Having started out as a Halloween joke covering a Simple Plan song that developed into a bunch of friends playing other covers, Blackpool’s Octopus Montage have come a long way. They’ve honed a fun, but admittedly unusual, punk meets metalcore/deathcore crossover sound that works superbly.
The band started out with brother and sister Dec and Davina Naylor and first made its name with a cover of Simple Plan’s What’s New Scooby-Doo, which has passed 10 million streams on Spotify! They later added Alex Jennings on screaming duties and Cain Dylan on drums, which has seen the band develop its fusion of bouncy pop-punk with deathcore breakdowns. Indeed, Alex describes their diverse sound as: “Honestly, we never stay on one thing for too long and I love it. Think A Day To Remember but heavier and more melodic.”
A steady stream of singles has built up to today’s release of second album How To Live And How To Lose. On the album, Alex tells us: “I think the singles we have released since September are a very accurate sample of the record. HTL&HTL is so much different from Reborn. For a start, I joined the band on the day that that record was released and Cain joined not long after and that’s brought a whole different stylistic change to the band. The heavy stuff is seriously heavy now and the softer stuff is super catchy, if I do say so myself.
“Honestly, I don’t think any of us think that Reborn is ‘us,’ or at least, not who we are now. That record was a great representation of what was happening around that time for us and where we were at but only two members from that time are still about so evidently the representation and the sentimental value isn’t quite there.”
As a result, the new album is a representation of what Octopus Montage ‘is now.’ It deliciously fuses pop-punk melodies and heavier elements, as perfectly portrayed on opening track Grow Up. It starts out with a catchy pop-punk anthem, then a huge cry of “Go fuck yourself” sees it dive into booming metal guitars and big screamed vocals, before returning to the pop-punk melody.
While second track Voices jumps into the deep end from the off with a delicious diving guitar riff and heavy drums. They feed into intense screamed vocals and booming low-tuned guitars, which flows into a big singalong chorus. Check it out in the video below:
Punky tracks Dopamine, which starts out with lively punky guitars that drop into palm-muted guitars under catchy vocals, and latest single Don’t Run Your Mouth are sandwiched by the huge A Shortcut. The latter starts out with fast-paced guitars, relentlessly heavy drums and call and respond screams, then chunky stabbing guitar chords.
A personal favourite track is the excellent Vendetta, which opens up with a really cool riff that kicks on alongside a big scream and driving drums. It drops into palm-muted guitar stabs then releases into a lively verse of screamed vocals and a powerful chorus. A second chorus ends on stabbing guitars, a little “bleugh” scream then heavy guitars bring the track to a fun ending.
There’s more heavy punky goodness on Phantom Settlements and Split, before the song that Alex tells us he’s most looking forward to people hearing. That’s penultimate track Jennifer’s Secret, on which he says: “That song is kinda heavy but for me the heaviness and the emotion comes from the lyrics and the meaning behind the song. To put it shortly, it covers the story of myself and a girl that I was genuinely in love with. We lived too far away to actually make anything happen but it didn’t stop us trying. This led to a constant cycle of, well, pain – not to sound too cliché!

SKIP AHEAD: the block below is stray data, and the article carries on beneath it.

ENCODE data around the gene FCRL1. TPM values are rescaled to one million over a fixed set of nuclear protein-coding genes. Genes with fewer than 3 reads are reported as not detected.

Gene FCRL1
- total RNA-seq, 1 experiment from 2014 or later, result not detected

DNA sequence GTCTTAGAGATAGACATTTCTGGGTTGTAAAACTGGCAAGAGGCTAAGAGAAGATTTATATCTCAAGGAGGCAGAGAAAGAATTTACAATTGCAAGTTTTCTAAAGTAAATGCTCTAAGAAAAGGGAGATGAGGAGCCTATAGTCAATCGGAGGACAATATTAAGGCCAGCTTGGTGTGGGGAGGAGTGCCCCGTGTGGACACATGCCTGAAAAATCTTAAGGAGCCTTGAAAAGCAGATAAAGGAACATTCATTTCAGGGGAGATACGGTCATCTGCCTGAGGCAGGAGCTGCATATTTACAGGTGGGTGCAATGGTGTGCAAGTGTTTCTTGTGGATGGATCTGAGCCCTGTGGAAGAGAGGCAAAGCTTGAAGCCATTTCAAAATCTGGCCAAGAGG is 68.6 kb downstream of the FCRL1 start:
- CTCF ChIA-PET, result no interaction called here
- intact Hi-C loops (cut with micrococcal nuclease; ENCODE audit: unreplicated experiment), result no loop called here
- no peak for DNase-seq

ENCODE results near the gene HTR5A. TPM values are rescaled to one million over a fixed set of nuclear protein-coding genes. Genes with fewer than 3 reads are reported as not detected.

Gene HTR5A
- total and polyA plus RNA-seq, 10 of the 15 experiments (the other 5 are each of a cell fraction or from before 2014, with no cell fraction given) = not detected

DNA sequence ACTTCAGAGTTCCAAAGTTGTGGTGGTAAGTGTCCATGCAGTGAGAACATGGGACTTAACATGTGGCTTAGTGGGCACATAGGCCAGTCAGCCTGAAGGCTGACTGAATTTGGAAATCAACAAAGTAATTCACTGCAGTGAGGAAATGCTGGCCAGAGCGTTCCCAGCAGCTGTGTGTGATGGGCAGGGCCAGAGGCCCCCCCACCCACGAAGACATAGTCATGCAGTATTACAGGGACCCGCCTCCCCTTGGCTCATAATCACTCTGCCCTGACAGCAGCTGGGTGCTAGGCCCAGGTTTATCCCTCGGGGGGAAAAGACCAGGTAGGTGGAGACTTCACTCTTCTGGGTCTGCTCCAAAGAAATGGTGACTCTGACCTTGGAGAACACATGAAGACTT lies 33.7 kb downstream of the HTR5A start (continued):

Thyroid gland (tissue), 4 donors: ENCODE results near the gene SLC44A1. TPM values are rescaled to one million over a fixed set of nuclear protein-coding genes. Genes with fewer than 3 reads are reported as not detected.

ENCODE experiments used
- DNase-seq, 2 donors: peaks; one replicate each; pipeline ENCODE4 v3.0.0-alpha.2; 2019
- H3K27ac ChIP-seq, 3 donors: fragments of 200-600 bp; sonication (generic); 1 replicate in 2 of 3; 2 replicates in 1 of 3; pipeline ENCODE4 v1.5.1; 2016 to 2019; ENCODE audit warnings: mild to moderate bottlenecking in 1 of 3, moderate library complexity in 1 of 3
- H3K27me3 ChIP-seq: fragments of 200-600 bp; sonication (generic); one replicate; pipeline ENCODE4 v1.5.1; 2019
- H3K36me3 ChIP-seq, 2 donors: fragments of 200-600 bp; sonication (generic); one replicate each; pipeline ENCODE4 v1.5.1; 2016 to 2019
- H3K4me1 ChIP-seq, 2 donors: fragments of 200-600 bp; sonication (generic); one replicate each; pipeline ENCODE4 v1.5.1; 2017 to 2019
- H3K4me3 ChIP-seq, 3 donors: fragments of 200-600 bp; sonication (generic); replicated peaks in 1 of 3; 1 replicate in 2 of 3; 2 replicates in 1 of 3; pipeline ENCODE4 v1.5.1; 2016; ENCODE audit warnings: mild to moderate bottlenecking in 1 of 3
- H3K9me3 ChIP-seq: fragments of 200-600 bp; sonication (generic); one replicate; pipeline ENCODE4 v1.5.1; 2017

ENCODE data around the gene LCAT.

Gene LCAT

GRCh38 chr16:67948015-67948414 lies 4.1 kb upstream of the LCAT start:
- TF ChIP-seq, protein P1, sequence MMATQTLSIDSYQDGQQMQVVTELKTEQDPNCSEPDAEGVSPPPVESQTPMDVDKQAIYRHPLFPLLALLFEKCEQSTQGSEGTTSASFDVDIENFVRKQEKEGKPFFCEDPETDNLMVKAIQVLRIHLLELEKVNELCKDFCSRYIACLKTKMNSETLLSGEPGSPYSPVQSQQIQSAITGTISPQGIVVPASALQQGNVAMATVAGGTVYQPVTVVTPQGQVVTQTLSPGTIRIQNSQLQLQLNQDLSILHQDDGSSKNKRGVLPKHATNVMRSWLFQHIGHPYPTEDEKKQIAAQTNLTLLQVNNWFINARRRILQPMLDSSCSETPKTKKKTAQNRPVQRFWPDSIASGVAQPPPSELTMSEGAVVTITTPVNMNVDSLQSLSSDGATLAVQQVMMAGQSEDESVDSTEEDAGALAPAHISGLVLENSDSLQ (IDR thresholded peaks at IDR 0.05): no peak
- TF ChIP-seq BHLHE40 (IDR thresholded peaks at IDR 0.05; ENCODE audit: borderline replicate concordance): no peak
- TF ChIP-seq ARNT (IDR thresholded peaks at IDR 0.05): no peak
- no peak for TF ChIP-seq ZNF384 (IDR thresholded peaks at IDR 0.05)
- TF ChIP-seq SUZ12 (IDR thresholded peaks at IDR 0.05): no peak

“It went on for a good few years and a lot of stuff happened that wouldn’t make for a very pleasant read and things happened after the song’s production, meaning there will be a potential part two. But anyway, I hope she’s doing well and let’s get onto something a bit less heavy!”
Speaking of less heavy brings us to the album’s interestingly named final track A Member Of Our Band Got His Genitals Stuck In A Rather Compromising Position And Got Rushed To A&E. It lasts 27 seconds. And that’s all we’re going to tell you.
The Octopus Montage sound has been shaped by bands like Nirvana, Linkin Park, Breaking Benjamin, Slipknot, The Amity Affliction and Vanna. And on what inspires him to write music, Alex says: “I personally write about a lot of things I have experienced and past events I’ve been through, kinda an outlet I guess. In the stuff we have been writing since I am trying to put myself in other situations and write less about myself. A new writing challenge for me!”
We’ve met a few bands from Blackpool over the last few years but, not that many, : Honestly, Blackpool is dead for music. If you’re in a cover band then you’re set on your way but other than that there isn’t much going. There are a few gems in the scene, a few bands that we really get on with, but a lot of people we have met in our scene aren’t how they seem on the surface, but hey, it’s Pop-Punk to hate your town!”
There’s plenty more to come from the band, including videos for every song on the album as well as even more music. And Alex adds: “Anyone that listens to us means the world and if you want to contact us, chat with us or hangout with us when gigs resume, please do!”
Octopus Montage’s new album How To Live And How To Lose is out today and has even more diversity than the range of Easter Eggs now available on supermarket shelves so give it a listen!